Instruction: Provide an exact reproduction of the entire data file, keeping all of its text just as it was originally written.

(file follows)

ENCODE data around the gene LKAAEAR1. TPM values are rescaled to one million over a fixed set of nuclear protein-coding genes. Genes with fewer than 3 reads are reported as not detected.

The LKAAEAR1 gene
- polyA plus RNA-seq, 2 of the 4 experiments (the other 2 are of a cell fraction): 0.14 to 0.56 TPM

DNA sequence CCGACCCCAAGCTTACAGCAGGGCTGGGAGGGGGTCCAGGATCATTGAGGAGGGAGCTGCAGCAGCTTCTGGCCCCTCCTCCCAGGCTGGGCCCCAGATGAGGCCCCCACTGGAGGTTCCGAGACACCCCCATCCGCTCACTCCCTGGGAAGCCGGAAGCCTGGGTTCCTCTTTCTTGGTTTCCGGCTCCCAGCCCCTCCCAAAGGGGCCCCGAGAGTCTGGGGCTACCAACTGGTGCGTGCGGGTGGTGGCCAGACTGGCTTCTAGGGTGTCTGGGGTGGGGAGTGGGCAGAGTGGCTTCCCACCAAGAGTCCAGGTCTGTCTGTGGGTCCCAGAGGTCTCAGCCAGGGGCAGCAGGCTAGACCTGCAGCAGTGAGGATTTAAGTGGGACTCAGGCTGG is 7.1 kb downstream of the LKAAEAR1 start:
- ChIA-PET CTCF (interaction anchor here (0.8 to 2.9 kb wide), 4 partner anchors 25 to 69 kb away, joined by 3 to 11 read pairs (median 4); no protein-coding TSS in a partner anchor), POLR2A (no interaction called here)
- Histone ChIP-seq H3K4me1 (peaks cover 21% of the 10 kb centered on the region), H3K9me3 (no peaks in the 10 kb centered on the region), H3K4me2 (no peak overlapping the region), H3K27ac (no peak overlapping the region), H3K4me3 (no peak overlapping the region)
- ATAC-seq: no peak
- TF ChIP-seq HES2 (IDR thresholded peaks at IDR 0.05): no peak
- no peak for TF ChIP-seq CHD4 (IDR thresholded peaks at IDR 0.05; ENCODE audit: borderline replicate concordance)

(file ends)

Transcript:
ENCODE data around the gene LKAAEAR1. TPM values are rescaled to one million over a fixed set of nuclear protein-coding genes. Genes with fewer than 3 reads are reported as not detected.

The LKAAEAR1 gene
- polyA plus RNA-seq, 2 of the 4 experiments (the other 2 are of a cell fraction): 0.14 to 0.56 TPM

DNA sequence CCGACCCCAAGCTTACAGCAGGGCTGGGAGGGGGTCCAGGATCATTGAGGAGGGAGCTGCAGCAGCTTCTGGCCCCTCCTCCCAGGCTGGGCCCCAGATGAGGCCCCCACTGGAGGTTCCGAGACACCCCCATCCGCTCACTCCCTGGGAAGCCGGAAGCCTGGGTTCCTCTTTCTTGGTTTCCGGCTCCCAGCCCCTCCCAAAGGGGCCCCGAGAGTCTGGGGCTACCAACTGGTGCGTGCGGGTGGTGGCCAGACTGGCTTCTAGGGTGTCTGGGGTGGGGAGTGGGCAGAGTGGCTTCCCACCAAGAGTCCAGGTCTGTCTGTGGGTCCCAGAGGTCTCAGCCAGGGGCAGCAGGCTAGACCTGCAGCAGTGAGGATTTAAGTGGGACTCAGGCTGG is 7.1 kb downstream of the LKAAEAR1 start:
- ChIA-PET CTCF (interaction anchor here (0.8 to 2.9 kb wide), 4 partner anchors 25 to 69 kb away, joined by 3 to 11 read pairs (median 4); no protein-coding TSS in a partner anchor), POLR2A (no interaction called here)
- Histone ChIP-seq H3K4me1 (peaks cover 21% of the 10 kb centered on the region), H3K9me3 (no peaks in the 10 kb centered on the region), H3K4me2 (no peak overlapping the region), H3K27ac (no peak overlapping the region), H3K4me3 (no peak overlapping the region)
- ATAC-seq: no peak
- TF ChIP-seq HES2 (IDR thresholded peaks at IDR 0.05): no peak
- no peak for TF ChIP-seq CHD4 (IDR thresholded peaks at IDR 0.05; ENCODE audit: borderline replicate concordance)